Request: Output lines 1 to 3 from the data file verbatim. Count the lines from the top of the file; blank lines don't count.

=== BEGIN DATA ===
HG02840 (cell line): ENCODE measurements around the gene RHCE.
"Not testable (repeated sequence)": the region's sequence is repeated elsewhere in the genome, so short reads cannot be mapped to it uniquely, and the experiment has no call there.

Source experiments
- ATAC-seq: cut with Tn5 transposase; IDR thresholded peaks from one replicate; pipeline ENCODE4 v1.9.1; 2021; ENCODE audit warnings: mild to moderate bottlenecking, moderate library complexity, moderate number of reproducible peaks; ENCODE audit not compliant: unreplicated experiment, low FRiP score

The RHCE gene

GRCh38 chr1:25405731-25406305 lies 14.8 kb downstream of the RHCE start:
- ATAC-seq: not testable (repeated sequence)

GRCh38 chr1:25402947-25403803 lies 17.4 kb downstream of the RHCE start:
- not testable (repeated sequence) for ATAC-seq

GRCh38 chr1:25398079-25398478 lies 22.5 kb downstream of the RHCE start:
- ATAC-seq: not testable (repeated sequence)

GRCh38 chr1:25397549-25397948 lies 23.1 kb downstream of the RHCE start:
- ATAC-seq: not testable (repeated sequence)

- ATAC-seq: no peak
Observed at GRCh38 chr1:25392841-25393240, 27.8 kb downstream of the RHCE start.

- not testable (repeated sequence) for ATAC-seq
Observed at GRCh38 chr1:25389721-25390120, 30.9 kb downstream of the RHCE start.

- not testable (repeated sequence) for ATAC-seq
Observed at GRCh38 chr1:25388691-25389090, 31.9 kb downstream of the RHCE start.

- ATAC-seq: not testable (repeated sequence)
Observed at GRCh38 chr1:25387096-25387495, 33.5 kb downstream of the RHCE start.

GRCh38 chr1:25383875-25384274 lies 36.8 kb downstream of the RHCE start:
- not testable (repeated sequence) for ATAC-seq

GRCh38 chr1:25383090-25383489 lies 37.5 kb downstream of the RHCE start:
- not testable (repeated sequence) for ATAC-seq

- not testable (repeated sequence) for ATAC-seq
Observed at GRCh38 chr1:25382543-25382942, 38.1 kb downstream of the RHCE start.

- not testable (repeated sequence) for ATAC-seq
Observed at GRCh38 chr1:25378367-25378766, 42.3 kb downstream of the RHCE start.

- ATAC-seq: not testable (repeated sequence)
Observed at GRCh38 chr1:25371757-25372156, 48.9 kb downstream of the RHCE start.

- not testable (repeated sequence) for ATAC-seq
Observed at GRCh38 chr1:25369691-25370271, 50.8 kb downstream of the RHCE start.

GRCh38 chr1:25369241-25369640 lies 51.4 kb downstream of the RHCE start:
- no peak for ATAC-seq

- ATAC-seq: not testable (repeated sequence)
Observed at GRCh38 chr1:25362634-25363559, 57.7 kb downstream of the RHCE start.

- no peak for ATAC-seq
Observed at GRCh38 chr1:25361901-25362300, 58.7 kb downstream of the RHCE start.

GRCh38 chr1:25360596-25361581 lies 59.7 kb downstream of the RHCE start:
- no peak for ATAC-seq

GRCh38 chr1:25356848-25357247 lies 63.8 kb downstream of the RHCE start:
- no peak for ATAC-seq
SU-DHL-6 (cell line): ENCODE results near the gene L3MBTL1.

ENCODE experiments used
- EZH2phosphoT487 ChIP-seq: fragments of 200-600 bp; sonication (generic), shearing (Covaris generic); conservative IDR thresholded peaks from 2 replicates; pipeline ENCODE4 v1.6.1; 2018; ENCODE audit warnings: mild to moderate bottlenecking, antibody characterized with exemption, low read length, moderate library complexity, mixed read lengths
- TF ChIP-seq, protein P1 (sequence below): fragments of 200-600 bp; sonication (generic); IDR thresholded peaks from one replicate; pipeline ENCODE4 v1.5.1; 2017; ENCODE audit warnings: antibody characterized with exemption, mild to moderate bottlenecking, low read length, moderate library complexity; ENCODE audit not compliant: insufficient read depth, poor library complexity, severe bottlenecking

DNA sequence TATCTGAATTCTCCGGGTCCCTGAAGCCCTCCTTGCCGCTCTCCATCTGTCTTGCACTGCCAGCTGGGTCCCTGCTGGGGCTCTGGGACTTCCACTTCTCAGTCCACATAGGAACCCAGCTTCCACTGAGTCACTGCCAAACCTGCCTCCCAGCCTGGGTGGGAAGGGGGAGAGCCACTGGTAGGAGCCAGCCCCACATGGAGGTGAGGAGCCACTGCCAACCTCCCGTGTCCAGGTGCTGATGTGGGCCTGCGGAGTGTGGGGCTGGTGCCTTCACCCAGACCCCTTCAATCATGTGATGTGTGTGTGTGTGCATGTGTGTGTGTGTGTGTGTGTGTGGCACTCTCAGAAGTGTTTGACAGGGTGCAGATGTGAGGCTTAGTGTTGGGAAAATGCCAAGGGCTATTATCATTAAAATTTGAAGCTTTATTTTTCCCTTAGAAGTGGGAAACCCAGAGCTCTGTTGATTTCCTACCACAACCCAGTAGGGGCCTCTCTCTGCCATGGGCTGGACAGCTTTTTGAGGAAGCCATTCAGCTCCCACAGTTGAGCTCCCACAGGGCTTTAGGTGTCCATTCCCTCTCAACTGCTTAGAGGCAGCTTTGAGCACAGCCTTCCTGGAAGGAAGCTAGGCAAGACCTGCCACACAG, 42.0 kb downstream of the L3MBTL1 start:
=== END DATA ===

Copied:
HG02840 (cell line): ENCODE measurements around the gene RHCE.
"Not testable (repeated sequence)": the region's sequence is repeated elsewhere in the genome, so short reads cannot be mapped to it uniquely, and the experiment has no call there.

Source experiments